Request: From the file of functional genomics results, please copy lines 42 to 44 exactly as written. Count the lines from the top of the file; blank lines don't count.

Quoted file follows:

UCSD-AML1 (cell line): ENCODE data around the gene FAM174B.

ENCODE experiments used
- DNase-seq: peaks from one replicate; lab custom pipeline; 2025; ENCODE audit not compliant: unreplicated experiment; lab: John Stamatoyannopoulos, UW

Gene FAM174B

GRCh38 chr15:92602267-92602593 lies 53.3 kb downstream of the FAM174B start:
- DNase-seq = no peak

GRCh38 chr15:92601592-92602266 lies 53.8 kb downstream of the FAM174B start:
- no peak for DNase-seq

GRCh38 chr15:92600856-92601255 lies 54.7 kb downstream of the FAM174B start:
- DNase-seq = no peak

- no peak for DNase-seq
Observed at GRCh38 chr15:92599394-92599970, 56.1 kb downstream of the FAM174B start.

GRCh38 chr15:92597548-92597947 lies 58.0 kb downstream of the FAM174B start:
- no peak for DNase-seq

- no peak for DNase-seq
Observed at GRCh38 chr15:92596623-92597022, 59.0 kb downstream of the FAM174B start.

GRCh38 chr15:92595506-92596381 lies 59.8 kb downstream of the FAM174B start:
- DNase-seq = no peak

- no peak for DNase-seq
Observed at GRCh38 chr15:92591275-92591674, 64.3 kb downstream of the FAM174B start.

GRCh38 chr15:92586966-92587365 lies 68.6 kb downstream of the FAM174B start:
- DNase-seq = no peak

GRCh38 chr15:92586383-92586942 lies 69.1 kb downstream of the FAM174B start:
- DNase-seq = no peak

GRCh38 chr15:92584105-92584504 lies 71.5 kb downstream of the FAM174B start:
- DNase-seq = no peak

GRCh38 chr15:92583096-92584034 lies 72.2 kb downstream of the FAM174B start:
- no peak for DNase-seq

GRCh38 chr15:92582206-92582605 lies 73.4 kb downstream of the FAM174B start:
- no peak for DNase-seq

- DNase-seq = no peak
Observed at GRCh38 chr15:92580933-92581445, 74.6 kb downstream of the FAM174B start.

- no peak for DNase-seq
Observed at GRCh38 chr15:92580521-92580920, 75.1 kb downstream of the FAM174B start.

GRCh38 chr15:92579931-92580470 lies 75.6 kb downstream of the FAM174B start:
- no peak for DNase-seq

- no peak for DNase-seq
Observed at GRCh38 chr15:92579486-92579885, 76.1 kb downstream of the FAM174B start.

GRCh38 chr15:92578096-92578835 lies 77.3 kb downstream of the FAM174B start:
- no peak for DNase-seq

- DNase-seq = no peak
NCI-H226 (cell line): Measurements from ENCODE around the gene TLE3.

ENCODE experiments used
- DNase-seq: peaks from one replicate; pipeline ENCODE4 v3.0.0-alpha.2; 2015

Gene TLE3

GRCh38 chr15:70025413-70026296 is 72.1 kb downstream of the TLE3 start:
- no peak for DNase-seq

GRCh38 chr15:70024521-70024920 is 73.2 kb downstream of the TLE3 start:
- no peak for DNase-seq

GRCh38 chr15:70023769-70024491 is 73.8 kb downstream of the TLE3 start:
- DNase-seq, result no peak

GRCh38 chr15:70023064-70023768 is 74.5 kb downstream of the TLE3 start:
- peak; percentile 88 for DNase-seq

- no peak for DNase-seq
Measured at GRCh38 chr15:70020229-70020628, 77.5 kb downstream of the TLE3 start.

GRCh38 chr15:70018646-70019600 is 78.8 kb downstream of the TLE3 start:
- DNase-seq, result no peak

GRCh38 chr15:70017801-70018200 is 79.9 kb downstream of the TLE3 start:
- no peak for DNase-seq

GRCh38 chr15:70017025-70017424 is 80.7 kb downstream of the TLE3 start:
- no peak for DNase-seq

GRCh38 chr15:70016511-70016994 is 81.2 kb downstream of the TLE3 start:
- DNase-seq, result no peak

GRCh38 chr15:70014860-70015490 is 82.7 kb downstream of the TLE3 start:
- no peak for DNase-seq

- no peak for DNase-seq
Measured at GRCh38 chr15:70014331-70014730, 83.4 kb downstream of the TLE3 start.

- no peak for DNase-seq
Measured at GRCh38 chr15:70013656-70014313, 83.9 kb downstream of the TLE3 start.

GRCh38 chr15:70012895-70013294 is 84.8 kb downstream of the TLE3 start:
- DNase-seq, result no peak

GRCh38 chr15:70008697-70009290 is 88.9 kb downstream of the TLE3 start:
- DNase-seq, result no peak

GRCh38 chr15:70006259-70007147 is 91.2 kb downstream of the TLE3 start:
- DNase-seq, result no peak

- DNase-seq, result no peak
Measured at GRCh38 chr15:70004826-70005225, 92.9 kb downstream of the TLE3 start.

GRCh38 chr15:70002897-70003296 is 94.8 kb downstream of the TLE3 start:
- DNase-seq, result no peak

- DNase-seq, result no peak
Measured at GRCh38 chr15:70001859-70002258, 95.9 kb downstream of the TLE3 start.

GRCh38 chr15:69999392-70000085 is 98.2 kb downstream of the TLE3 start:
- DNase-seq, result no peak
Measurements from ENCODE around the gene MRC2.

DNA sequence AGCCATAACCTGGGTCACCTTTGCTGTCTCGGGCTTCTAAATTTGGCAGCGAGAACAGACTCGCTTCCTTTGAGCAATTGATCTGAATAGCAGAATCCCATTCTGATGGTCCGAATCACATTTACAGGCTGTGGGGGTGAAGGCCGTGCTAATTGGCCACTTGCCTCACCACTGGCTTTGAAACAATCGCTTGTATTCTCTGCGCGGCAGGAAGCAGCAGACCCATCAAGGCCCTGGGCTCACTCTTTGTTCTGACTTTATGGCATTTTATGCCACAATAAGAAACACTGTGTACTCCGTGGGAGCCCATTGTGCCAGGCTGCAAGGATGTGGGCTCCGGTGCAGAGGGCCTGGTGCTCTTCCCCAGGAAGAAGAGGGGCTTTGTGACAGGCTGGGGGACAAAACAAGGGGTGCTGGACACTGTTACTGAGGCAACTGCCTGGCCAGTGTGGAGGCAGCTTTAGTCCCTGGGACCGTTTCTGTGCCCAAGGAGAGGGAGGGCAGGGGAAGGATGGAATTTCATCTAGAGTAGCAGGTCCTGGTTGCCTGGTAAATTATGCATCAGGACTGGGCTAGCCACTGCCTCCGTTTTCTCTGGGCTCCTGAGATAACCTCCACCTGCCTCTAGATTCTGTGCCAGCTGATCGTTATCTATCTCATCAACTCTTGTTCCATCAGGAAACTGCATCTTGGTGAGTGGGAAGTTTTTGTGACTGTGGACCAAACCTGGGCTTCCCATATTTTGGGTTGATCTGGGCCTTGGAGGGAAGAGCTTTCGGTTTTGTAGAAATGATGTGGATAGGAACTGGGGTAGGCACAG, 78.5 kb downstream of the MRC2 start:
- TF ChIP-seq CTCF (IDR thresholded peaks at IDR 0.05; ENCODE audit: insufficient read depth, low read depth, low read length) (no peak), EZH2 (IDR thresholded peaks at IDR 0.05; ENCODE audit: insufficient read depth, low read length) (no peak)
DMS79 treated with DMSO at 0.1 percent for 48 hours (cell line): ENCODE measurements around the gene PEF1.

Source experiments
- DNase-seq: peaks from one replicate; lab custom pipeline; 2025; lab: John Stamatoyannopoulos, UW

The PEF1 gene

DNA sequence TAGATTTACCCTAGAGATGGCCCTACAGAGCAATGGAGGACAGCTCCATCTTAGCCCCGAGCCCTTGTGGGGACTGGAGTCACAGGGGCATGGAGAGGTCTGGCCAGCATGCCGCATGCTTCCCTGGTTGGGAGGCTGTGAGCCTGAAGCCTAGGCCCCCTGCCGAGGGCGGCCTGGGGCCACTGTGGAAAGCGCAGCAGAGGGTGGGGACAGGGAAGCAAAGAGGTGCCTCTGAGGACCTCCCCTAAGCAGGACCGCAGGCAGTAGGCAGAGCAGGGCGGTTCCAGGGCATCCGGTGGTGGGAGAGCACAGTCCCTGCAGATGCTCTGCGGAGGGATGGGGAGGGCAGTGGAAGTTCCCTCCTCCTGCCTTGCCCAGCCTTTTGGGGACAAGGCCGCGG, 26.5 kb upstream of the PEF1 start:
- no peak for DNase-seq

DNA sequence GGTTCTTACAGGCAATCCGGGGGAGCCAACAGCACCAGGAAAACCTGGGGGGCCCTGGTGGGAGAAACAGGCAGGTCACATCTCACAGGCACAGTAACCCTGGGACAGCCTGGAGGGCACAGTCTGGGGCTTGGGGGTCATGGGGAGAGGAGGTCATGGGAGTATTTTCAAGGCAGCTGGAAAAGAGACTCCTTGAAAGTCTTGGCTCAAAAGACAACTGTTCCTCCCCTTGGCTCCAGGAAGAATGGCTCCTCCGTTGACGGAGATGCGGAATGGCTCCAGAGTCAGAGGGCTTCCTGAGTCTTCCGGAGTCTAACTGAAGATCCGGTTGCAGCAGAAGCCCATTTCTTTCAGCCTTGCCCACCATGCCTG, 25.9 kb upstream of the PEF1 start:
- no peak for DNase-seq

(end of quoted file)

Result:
NCI-H226 (cell line): Measurements from ENCODE around the gene TLE3.

ENCODE experiments used
- DNase-seq: peaks from one replicate; pipeline ENCODE4 v3.0.0-alpha.2; 2015